The Marvel Cinematic Universe. James Cameron’s “Avatar.” “Call of Duty.”
Logansport Junior High seventh and eighth graders in Karina Fauble’s Computer Science Discoveries class were taken into a multiverse of possibilities Thursday morning during a virtual conversation with Marc Morisseau, a Hollywood motion capture editor, animator and indie video game developer.
Morisseau includes among his many credits “Ant-Man,” “Spider-Man: Homecoming” and “Dawn of the Planet of the Apes.” His video game credits include “Call of Duty: Modern Warfare,” “Resident Evil 6,” “Titanfall” and “Battlefield 4.”
He is currently working on the upcoming “Avatar” sequels as part of James Cameron’s production company Lightstorm Entertainment. He also used downtime during the COVID pandemic to work on his own video game, a survival horror game called “Cold Fortune.”
Fauble led a discussion with Morisseau over Google Meet using questions composed by her students, who study HTML and web page design in the class.
“There are a lot of similarities between computer programming and the technical side of mo-cap (motion capturing),” he said. “I didn’t get back into programming until I was working in mo-cap. You learn programming to get your task done a little faster.”
Motion capture is the process of a human actor performing in a special suit that records the character movement and allows the animator to replace the actor with a digital creation. Perhaps the most famous example is Gollum from the “Lord of the Rings” films.
“I only fell into motion capture because I was in animation,” he said. “I wanted to work in games but I thought I wanted to be a character modeler or animate weapons and spaceships. I ended up falling into motion capture because I wanted to do a 3-D project with a lot of characters. My advisor told me that if I wanted to do so many characters in a short amount of time I should look into motion capture.”
Morisseau has been both behind the camera and in front of it when it comes to motion capture. He recalled playing a litany of monsters in a “Call of Duty” zombies mode in 2016.
“I was a giant crab, a werewolf thing, a Jason-style slasher,” he said. “It’s fun. You get to go crazy and destroy stuff.”
Morisseau answered questions from his California home, an Ant-Man suit on display behind him and a Luigi (from Super Mario Bros.) doll peeking out from behind a monitor to his side.
He explained he built the Ant-Man suit himself after his boss refused to steal a suit from the Marvel movie set for him
He advised the students to take initiative and be a helper when they are old enough to be in a work setting.
“You will go far,” he said. “People will say ‘I remember working with that person and we are going to hire them because we know that person is right for our team and we’ve had a successful experience with them.’”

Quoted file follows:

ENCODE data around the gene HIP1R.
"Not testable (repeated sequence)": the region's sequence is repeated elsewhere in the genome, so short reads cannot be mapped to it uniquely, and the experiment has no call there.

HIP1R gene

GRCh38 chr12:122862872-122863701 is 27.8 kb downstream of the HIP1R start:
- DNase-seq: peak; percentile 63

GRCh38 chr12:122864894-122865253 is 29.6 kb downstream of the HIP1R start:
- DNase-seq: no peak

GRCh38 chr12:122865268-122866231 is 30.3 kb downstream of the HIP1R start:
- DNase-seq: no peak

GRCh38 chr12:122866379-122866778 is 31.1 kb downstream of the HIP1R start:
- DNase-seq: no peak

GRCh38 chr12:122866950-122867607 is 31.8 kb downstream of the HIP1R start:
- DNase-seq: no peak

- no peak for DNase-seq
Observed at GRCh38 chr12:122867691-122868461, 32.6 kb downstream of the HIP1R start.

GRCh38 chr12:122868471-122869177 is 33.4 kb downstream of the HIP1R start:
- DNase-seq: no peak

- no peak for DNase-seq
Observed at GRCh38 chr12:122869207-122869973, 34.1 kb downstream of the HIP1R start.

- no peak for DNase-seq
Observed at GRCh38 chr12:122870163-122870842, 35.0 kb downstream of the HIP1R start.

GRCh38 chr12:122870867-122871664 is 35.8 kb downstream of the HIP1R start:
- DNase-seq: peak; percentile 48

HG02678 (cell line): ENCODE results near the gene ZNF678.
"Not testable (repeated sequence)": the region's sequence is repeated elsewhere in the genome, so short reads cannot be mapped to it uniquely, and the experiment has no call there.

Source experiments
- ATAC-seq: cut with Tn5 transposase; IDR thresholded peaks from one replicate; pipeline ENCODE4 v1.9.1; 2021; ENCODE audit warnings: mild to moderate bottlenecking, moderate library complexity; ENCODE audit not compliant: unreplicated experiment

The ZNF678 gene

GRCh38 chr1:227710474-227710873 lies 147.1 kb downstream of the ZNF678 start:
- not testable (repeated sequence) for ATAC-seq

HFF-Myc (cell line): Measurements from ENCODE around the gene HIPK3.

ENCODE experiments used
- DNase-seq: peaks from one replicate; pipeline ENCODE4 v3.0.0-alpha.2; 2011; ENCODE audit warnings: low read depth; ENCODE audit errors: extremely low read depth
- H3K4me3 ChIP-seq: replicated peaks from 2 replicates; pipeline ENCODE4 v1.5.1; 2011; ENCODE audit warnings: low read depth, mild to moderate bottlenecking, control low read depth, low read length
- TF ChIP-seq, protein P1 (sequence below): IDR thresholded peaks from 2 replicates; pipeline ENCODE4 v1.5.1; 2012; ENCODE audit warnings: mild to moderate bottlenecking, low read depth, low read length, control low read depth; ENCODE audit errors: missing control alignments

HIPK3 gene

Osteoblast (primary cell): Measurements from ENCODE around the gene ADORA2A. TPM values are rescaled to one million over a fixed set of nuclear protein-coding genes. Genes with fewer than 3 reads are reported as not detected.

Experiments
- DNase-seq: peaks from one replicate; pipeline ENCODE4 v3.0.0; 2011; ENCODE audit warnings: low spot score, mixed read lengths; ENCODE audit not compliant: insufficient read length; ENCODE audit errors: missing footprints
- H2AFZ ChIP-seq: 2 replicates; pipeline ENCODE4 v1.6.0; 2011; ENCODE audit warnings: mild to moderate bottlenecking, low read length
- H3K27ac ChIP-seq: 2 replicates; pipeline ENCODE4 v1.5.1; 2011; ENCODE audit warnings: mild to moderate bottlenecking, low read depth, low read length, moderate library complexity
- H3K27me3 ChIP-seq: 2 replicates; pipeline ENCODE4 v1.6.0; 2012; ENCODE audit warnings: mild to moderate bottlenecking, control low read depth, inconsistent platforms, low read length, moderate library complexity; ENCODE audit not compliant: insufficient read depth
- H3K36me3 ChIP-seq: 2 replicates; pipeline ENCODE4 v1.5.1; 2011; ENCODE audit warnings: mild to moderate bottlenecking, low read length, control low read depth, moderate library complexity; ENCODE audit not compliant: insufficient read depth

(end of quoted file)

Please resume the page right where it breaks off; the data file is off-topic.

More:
His video game, “Cold Fortune,” grew out of a COVID project and he took the story from a comic book he wrote in. He started by doing a six minute cinematic movie in Unreal Engine, one of the leading video game design platforms in the industry, that showed how the game would play as a means to show off his idea and find funding that would allow him to hire people to help him work on the game.
“Cold Fortune” takes place in a snow apocalypse set in Morisseau’s home city of Detroit. He described the game of being reminiscent of old “Resident Evil” games, “Metal Gear Solid” and “The Last of Us.” He plans to release the game on PC but also hopes the Nintendo Switch, X-Box and Playstation are possibilities.
He made the video game with grants from Humble Games Black Game Developer Fund, a development fund for people of color or companies run by people of color, and an Epic Mega Grant from Epic Games.
As the 40 minute class came to a close, Fauble asked the artist what is was like leading his video game development team.
“Everything is hard about being the boss,” he said. “But I’ve had good teachers. Before COVID happened I was using James Cameron as my teacher. I would go down as much as I could to be on set just to watch him work, listen to him work, see what kind of things he was paying attention to and what things he is prioritizing. I try to understand as much as possible how to delegate and how to manage so much. I couldn’t imagine shooting four films at once to the scale that he is doing.”
The students in the class were treated to an announcement that the trailer for “Avatar 2” would debut on May 6 before “Doctor Strange and the Multiverse of Madness.”
Fauble met Morisseau 15 years ago when her 10-year-old daughter worked with him on a film at the University of Michigan. They remained acquaintances and she asked if he would speak to her students.
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